Jakub Hrůša conductor Frank Peter Zimmerman, violin Bamberger Symphoniker Programme Robert Schumann Konzert für Violine und Orchester d-Moll Anton Bruckner Symphonie Nr. 9 d-Moll Robert Schumann had his very own recipe for keeping his listeners’ curiosity alive: »The audience
Jakub Hrůša conductor
Frank Peter Zimmerman, violin
Robert Schumann Konzert für Violine und Orchester d-Moll
Anton Bruckner Symphonie Nr. 9 d-Moll
Robert Schumann had his very own recipe for keeping his listeners’ curiosity alive: »The audience sometimes needs to be impressed. They become indifferent the moment they are made too comfortable. But if the composer throws a stone towards them now and again, or even at their heads, they will all duck in fear and sing your praises once the piece has ended.« Schumann built a few »musical stones« into his wonderful violin concerto: it was written in 1853 for Joseph Joachim, but when it was finished, Joachim complained that some passages were »rhythmically wayward« and »excruciatingly difficult« – and refused to play it. And thus the concerto disappeared from the repertoire for more than 80 years, pigeonholed as the work of a madman. Quite undeservedly so, as it is full of enchanting passages, as our soloist will demonstrate impressively: Frank Peter Zimmermann, whom we accompanied in his very first performance with an orchestra at the beginning of his career – and with whom we feel a strong artistic connection. Next, we will present Bruckner’s final symphonic sound cosmos. Bruckner’s gargantuan works likewise caused many to shake their heads, some critics even accusing him of writing the same symphony nine times. Despite this, Bruckner’s contemporaries were always curious about the works of the »church musician of the concert hall« – including, of course, the three-movement torso of the Ninth Symphony, written in 1896, the year of Bruckner’s death. First performed in 1903, the symphony is an impressive aural journey and, according to the testimony of Bruckner’s physician, dedicated to »the majesty of all majesties, dear God« – »if he wants to accept it«, as the deeply devout composer reverently added.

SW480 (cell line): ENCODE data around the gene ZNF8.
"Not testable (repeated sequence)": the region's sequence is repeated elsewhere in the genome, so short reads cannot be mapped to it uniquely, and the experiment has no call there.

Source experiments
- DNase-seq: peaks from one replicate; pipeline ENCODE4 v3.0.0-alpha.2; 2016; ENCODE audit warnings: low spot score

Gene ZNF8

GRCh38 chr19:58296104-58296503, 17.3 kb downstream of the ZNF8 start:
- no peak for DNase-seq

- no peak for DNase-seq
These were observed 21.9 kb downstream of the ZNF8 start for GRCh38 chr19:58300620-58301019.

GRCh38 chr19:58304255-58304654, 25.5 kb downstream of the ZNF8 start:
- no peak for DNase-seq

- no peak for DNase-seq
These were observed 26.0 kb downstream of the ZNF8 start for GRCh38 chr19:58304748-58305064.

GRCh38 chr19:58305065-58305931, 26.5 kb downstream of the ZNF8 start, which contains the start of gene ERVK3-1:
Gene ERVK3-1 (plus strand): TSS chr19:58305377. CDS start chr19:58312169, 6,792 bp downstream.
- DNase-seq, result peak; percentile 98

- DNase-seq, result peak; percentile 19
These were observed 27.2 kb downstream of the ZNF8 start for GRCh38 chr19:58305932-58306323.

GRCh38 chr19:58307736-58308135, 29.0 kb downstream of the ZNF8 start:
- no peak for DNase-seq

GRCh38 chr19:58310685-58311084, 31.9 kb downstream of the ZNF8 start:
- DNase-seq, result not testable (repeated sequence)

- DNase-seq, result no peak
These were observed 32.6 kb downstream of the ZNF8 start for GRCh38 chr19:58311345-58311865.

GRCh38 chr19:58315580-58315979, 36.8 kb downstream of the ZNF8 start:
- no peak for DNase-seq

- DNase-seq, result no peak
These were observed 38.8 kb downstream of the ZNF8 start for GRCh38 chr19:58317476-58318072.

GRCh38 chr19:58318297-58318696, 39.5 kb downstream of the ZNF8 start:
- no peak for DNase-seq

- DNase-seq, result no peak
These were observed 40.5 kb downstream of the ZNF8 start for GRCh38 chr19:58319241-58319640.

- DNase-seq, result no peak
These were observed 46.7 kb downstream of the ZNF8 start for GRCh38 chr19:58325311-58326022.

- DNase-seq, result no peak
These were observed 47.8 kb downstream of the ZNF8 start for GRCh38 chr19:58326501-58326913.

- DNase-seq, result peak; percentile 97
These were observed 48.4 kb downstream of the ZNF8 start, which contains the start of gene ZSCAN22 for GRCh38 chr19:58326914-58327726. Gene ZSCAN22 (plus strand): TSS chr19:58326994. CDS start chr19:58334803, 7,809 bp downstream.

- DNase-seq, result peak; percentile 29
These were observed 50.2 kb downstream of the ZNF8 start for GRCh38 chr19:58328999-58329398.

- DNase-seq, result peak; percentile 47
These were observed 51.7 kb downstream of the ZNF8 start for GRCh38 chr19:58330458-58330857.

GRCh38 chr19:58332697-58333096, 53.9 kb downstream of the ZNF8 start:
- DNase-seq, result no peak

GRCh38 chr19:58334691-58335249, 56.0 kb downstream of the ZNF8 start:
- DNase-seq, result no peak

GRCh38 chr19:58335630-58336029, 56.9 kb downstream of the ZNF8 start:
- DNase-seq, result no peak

(Thursday) 8:00 pm
Berliner Platz 1-3 D - 70174 Stuttgart